NSW coal mines will be required to pay for the water they remove from Sydney’s drinking basin after years of doing so at no cost or limit after the government rushed to overhaul regulation in the hours before it went into caretaker mode last week.
The new measures, implemented by Minister for Lands and Water Kevin Anderson, will see coal mines pay for water removal located in specific areas along Sydney Drinking Water catchments – including the Nepean and Woronora dams, which account for about 28 per cent of the city’s water.
Avon Dam in the Woronora catchment area to Sydney’s south is one of the areas that mines currently pull water from.Credit:Janie Barrett
The government said the new rules would help mines remain accountable and pay for the water they remove, as well as allow the government to monitor their activities.
Under the rules, mines will be allowed to determine how much water is required to account for their incidental water take. “It is the mines’ responsibility to ensure they hold sufficient water entitlement/allocation to account for the water they take,” the department’s website notes.
While mines have previously been allowed to take water from the catchment, the new regulations will now charge them to do so. The government said the maximum price will be set by the Independent Pricing and Regulatory Tribunal.
Anderson said it was important the mines accounted for the water taken and paid management charges for it.
“This reform is something environmental groups and an independent assessment panel have been calling for. The new trading rule will not impact water supply to Sydney,” he said.
“The potential impacts of a mining development on the environment, water resources and water users are fully considered and rigorously assessed under the NSW planning framework when a mining development is proposed or modified. The environment and other water users will not be negatively impacted by these changes.”
Independent MP Justin Field said it was a step in the right direction that the government had acknowledged the effect coal mines had on the city’s water supply.
“However, in their usual fashion the Coalition is handing over a blank cheque to their friends in the coal industry with no limitation on water take, no clear costing mechanisms and no protections for the catchment,” he said.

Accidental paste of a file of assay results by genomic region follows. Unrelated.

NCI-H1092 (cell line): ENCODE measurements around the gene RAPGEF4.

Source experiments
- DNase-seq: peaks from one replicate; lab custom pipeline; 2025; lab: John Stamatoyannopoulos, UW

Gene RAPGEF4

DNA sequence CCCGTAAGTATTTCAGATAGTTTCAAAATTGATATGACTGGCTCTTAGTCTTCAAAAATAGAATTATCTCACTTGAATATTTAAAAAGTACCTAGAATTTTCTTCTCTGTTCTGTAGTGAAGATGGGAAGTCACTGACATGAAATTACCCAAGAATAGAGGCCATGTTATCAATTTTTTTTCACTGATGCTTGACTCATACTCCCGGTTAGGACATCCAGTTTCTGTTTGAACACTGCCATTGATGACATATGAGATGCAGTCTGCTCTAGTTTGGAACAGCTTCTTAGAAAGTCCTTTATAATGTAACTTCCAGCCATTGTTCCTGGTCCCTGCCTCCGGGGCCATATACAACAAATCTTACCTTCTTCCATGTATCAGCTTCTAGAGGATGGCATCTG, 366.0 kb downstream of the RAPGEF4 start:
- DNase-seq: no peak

Lock the Gate Alliance NSW Coordinator Nic Clyde said the water licenses were an attempt to legitimise the behaviour of mining companies that had been removing water for years.
“After years of saying there would be no impact on water supply from these coal mines, the government has now been forced to admit uncontrollable losses of water, due to the cracking of creeks and rivers.
“However, instead of responding to this devastating risk to our future by urgently banning any further longwall coal mining in Sydney’s drinking water catchment, the government will instead provide water entitlements from urban water supplies to paper over the problem.”
He added the move was particularly concerning as the country looks likely to head into an El Nino weather pattern – which typically brings drier and hotter conditions. The last time an El Nino cycle impacted Australia resulted in droughts and severe bushfires.
Underground mining in the catchment has become particularly controversial during the drought as the levels of Sydney’s dams drop faster than at any time since as least 1940 even with the city’s desalination plant at full tilt.
Environmental consultant and former mining manager for Water NSW, Peter Dupen said water removed by mining companies needed to be carefully calculated and compensated.
“Wars are already being fought over water, and the value of clean water for Greater Sydney’s growing population must be recognised and protected,” he said.
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